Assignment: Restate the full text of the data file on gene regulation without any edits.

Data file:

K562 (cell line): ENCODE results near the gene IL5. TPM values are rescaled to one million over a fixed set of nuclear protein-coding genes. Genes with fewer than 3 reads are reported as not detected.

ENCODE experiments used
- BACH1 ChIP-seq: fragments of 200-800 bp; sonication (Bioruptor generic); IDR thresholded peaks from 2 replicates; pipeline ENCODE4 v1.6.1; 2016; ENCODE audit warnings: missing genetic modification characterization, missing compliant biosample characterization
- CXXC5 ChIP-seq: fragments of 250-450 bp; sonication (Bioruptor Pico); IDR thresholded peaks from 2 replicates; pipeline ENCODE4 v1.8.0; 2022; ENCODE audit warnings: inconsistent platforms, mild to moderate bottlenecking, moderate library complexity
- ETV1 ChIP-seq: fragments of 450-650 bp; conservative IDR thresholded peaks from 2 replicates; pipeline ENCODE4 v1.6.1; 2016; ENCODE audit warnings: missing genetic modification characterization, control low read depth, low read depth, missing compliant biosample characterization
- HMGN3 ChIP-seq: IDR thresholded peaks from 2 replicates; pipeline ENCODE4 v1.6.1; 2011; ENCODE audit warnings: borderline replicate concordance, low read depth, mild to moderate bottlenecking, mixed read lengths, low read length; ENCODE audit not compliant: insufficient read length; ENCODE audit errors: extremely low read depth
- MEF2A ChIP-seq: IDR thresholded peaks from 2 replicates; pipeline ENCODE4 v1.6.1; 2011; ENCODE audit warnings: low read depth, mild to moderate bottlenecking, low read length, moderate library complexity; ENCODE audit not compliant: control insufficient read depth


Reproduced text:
K562 (cell line): ENCODE results near the gene IL5. TPM values are rescaled to one million over a fixed set of nuclear protein-coding genes. Genes with fewer than 3 reads are reported as not detected.

ENCODE experiments used
- BACH1 ChIP-seq: fragments of 200-800 bp; sonication (Bioruptor generic); IDR thresholded peaks from 2 replicates; pipeline ENCODE4 v1.6.1; 2016; ENCODE audit warnings: missing genetic modification characterization, missing compliant biosample characterization
- CXXC5 ChIP-seq: fragments of 250-450 bp; sonication (Bioruptor Pico); IDR thresholded peaks from 2 replicates; pipeline ENCODE4 v1.8.0; 2022; ENCODE audit warnings: inconsistent platforms, mild to moderate bottlenecking, moderate library complexity
- ETV1 ChIP-seq: fragments of 450-650 bp; conservative IDR thresholded peaks from 2 replicates; pipeline ENCODE4 v1.6.1; 2016; ENCODE audit warnings: missing genetic modification characterization, control low read depth, low read depth, missing compliant biosample characterization
- HMGN3 ChIP-seq: IDR thresholded peaks from 2 replicates; pipeline ENCODE4 v1.6.1; 2011; ENCODE audit warnings: borderline replicate concordance, low read depth, mild to moderate bottlenecking, mixed read lengths, low read length; ENCODE audit not compliant: insufficient read length; ENCODE audit errors: extremely low read depth
- MEF2A ChIP-seq: IDR thresholded peaks from 2 replicates; pipeline ENCODE4 v1.6.1; 2011; ENCODE audit warnings: low read depth, mild to moderate bottlenecking, low read length, moderate library complexity; ENCODE audit not compliant: control insufficient read depth